Fort Meade military families are suing their privatized housing landlord in federal court, claiming the company failed to address their problems with mold, leaks and other issues, leaving them stuck in houses with puddling water, rotting wood, rampant mold and other unsafe and unhealthy conditions.
The lawsuit was filed in federal court in Maryland Tuesday against Corvias Management-Army, LLC, and Meade Communities, LLC on behalf of 10 families who live or have lived at Fort Meade. Meade Communities is part of Corvias, which owns about 24,000 homes at seven Army bases and six Air Force bases.
The lawsuit also alleges Corvias violated the Servicemembers Civil Relief Act. Because the company failed to fix the problems, some of the families felt they had no choice but to move. In effect, that constituted “constructive eviction,” the lawsuit alleges. Others felt they were stuck because they couldn’t afford to move. The families are Navy, Army, Air Force and Coast Guard.
The 92-page lawsuit describes water puddling indoors, moldy walls and wet carpet with mold underneath, rotting floor and beams, numerous illnesses and symptoms, and mold-induced financial problems. Families asked for repairs that were allegedly slow in coming, or never. Families have been displaced, and in some cases the homes they were moved to were also contaminated with mold. Families have spent money out of pocket for mold testing, to replace personal belongings contaminated by mold, and for some moving expenses.
Corvias spokeswoman Kelly Douglas said the company is aware of the complaint, “and it does not reflect the significant resources, attention and rigor that has been brought to assuring quality resident housing.”
The complaint also requests that the case be certified as a class action, noting there are more than 800 houses on Fort Meade. Attorney Ben Block, a veteran and attorney who is among the 10-lawyer Coving & Burling team representing the families, said they’ve heard from many other families at Fort Meade regarding this issue.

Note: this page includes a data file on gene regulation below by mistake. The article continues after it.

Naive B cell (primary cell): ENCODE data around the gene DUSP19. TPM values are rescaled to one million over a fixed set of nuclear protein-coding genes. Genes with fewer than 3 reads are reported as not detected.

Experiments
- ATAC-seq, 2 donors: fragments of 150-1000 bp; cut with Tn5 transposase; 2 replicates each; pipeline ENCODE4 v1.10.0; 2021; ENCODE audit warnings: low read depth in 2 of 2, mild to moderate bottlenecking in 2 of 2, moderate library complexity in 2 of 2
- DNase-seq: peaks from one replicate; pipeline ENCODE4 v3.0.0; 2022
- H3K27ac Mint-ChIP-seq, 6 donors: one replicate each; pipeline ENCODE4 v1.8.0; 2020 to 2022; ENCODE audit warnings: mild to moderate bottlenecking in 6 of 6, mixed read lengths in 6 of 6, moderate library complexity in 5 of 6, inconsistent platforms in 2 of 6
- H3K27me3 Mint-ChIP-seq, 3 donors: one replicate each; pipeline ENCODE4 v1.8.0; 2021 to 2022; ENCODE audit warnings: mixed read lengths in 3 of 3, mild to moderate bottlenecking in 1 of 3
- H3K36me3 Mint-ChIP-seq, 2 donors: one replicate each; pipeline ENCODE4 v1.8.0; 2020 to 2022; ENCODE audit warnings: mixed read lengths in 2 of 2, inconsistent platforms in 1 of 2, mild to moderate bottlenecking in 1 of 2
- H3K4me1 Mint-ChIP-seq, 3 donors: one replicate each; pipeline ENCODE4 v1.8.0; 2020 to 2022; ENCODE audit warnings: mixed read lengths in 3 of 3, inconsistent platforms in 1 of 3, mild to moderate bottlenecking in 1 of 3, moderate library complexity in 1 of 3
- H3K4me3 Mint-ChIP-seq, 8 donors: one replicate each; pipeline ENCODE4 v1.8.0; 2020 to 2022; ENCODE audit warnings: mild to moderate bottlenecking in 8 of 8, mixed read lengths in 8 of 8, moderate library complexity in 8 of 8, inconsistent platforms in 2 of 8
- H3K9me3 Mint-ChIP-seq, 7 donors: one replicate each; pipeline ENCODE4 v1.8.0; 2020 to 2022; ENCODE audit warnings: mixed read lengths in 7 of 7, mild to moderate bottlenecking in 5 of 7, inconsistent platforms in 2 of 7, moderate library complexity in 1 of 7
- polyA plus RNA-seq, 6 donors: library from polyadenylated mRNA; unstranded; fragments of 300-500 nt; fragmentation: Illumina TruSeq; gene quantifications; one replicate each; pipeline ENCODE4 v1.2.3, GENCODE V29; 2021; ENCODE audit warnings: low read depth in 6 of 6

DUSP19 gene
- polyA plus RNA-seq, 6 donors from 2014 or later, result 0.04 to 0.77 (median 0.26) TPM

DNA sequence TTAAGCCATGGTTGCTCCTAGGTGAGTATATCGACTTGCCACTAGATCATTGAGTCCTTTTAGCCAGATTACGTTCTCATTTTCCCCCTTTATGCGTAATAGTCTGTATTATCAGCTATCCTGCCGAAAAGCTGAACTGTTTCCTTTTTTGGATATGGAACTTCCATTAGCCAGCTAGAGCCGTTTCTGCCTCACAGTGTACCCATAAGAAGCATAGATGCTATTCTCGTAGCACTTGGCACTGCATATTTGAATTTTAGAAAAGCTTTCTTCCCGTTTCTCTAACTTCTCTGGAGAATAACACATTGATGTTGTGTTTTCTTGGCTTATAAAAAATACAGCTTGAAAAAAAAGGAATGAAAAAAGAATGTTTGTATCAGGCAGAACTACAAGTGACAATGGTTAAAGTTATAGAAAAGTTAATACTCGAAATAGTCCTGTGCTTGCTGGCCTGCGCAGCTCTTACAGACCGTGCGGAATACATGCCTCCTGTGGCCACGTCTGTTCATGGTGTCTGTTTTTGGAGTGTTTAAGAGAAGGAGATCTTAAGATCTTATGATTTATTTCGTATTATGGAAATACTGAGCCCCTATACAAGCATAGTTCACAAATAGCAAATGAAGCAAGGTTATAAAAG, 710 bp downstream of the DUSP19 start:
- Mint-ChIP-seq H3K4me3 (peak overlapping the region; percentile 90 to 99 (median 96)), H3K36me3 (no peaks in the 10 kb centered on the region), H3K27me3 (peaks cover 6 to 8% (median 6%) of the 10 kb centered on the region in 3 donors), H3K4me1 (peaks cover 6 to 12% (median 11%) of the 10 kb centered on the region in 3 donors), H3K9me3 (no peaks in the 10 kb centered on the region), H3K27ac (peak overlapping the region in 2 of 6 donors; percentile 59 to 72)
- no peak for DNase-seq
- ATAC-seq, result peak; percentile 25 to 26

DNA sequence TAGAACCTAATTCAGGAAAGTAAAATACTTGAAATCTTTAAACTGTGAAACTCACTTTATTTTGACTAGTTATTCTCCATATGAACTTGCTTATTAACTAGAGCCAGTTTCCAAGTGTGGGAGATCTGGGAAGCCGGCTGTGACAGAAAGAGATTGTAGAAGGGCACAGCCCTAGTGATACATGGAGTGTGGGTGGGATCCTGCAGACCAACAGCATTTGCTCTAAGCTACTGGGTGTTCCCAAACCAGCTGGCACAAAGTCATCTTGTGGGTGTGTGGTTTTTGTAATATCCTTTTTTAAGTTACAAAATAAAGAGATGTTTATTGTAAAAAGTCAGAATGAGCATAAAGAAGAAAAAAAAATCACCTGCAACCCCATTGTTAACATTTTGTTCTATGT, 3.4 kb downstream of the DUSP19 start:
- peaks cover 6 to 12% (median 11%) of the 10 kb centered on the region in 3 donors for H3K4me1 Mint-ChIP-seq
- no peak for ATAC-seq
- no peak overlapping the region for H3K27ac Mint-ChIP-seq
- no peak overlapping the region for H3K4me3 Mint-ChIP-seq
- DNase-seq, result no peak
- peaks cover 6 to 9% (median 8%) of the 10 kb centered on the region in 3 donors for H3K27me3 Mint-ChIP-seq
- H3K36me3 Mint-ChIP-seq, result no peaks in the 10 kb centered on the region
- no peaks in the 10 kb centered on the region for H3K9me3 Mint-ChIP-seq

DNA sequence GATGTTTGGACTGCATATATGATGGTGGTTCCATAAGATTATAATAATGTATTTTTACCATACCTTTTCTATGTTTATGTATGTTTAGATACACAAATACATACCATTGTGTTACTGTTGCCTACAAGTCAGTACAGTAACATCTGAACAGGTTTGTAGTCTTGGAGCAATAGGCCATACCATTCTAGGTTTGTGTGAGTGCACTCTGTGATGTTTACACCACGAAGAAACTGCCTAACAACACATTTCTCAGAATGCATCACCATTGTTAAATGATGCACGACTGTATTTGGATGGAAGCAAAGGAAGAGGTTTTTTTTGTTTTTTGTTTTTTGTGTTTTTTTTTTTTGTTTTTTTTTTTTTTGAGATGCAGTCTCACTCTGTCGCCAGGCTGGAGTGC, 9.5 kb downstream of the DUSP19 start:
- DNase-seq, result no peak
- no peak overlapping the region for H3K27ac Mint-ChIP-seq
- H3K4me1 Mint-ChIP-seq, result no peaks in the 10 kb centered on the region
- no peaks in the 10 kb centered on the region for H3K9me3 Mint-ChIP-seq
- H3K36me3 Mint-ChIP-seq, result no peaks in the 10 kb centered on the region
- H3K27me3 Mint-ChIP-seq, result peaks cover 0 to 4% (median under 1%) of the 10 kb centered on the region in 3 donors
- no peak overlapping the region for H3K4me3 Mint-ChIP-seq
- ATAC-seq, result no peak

Many of the allegations cited in the lawsuit echo the housing issues that have been raised by numerous military families over the past year, and through Reuters reporting. Military officials and company officials have vowed publicly to immediately fix problems and set permanent fixes in motion. Service officials have admitted they abdicated their responsibility, and gave up their oversight roles over the years to private companies who were supposed to provide better housing, sustain and maintain it for 50 years.
While it doesn’t specify the amount of damages that are being sought, the complaint notes that this matter exceeds the value of $5 million.
In one example cited in the lawsuit, a Navy family felt compelled to buy their own equipment to deal with leaks and mold that the maintenance personnel couldn’t fix, and are still feeling the financial effects. Navy Hospital Corpsman 3rd Class Derek Buitrago took a night job, was giving plasma at a plasma center, and visiting a food pantry to pay the bills directly related to his water leaks and mold.
He and his wife Sandy and their two sons moved into their home at Fort Meade on Aug. 13, 2016. In March, 2017, they reported a water leak from the top of the window sill in the living room. But by January, 2018, the Buitragos had grown tired of dealing with the constant leaks and puddles forming in their living room after each rain, so they purchased a heavy-duty carpet cleaner to clean the carpets after each leak, the lawsuit states.
When the family asked Corvias to allow them to move to another house because of the repeated water issues, Corvias told them it would require a $600 moving fee.
“The Buitragos did not have $600, so they were trapped in the leaky house,” the lawsuit states.
According to the lawsuit:
On Feb. 5, a pipe burst in the house, leading to flooding.